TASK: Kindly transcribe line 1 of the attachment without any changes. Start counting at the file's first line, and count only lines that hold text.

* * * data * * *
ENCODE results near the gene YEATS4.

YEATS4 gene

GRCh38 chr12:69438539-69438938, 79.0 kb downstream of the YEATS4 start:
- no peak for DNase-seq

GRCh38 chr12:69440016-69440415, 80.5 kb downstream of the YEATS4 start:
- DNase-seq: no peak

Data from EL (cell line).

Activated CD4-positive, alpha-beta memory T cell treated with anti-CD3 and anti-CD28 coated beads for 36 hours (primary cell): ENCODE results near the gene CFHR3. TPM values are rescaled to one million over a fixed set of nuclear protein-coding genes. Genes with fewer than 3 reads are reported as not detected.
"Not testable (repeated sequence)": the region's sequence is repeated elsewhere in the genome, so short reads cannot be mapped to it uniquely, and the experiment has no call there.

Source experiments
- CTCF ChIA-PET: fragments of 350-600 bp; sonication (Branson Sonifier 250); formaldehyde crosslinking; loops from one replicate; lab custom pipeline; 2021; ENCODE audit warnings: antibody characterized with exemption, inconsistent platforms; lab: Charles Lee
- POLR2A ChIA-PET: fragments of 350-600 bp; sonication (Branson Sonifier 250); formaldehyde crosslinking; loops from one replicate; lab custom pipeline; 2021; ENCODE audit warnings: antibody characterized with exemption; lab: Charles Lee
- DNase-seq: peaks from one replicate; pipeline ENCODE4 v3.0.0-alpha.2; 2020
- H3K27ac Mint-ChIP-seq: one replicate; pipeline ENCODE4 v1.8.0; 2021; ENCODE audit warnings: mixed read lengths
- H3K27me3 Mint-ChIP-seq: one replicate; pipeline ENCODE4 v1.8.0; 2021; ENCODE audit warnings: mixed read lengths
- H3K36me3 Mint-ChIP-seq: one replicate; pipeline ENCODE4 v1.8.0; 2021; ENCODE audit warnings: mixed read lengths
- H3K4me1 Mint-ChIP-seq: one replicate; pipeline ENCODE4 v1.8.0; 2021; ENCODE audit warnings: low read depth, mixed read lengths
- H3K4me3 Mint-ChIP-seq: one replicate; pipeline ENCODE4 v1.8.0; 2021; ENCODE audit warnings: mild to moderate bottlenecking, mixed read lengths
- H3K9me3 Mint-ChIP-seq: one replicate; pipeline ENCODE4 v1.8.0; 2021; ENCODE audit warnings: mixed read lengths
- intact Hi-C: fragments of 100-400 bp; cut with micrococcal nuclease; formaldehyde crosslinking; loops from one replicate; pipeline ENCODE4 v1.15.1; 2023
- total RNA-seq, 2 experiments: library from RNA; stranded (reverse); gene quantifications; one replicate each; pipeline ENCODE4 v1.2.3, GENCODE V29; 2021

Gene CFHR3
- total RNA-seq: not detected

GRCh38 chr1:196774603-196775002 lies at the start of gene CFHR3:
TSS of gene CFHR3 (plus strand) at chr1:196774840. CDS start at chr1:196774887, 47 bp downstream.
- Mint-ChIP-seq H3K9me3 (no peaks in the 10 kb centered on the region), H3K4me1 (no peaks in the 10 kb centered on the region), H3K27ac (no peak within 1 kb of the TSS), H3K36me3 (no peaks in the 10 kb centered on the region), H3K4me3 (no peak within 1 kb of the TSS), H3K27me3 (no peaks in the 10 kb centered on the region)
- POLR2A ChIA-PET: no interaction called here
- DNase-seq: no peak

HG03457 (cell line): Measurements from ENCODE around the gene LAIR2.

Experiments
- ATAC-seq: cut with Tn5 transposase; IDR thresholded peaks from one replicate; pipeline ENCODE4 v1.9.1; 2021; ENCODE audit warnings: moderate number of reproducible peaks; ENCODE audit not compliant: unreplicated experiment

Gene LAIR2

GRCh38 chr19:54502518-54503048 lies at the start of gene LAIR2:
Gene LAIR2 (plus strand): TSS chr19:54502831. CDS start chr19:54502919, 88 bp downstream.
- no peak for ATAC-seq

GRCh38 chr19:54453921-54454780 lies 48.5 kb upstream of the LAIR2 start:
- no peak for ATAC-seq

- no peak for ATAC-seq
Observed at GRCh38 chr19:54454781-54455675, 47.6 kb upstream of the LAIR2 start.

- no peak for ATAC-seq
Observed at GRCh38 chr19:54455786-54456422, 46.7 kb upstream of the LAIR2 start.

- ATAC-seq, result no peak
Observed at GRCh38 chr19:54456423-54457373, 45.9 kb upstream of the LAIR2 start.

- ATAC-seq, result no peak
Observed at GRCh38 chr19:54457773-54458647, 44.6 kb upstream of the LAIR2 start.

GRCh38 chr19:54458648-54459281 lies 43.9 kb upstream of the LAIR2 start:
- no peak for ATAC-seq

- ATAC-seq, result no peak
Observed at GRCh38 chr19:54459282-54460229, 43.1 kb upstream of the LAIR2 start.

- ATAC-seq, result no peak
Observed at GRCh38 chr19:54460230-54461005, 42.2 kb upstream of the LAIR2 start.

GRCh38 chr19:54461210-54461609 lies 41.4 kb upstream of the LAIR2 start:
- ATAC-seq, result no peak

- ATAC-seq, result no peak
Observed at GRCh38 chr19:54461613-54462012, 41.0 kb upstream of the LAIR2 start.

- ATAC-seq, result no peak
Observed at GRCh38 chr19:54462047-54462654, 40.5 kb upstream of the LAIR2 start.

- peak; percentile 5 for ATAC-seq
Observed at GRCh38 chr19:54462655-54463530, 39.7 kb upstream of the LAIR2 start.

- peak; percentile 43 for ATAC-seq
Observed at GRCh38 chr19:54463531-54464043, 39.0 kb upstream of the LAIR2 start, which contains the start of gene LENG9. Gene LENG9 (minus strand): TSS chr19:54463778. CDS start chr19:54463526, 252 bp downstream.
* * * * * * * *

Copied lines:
ENCODE results near the gene YEATS4.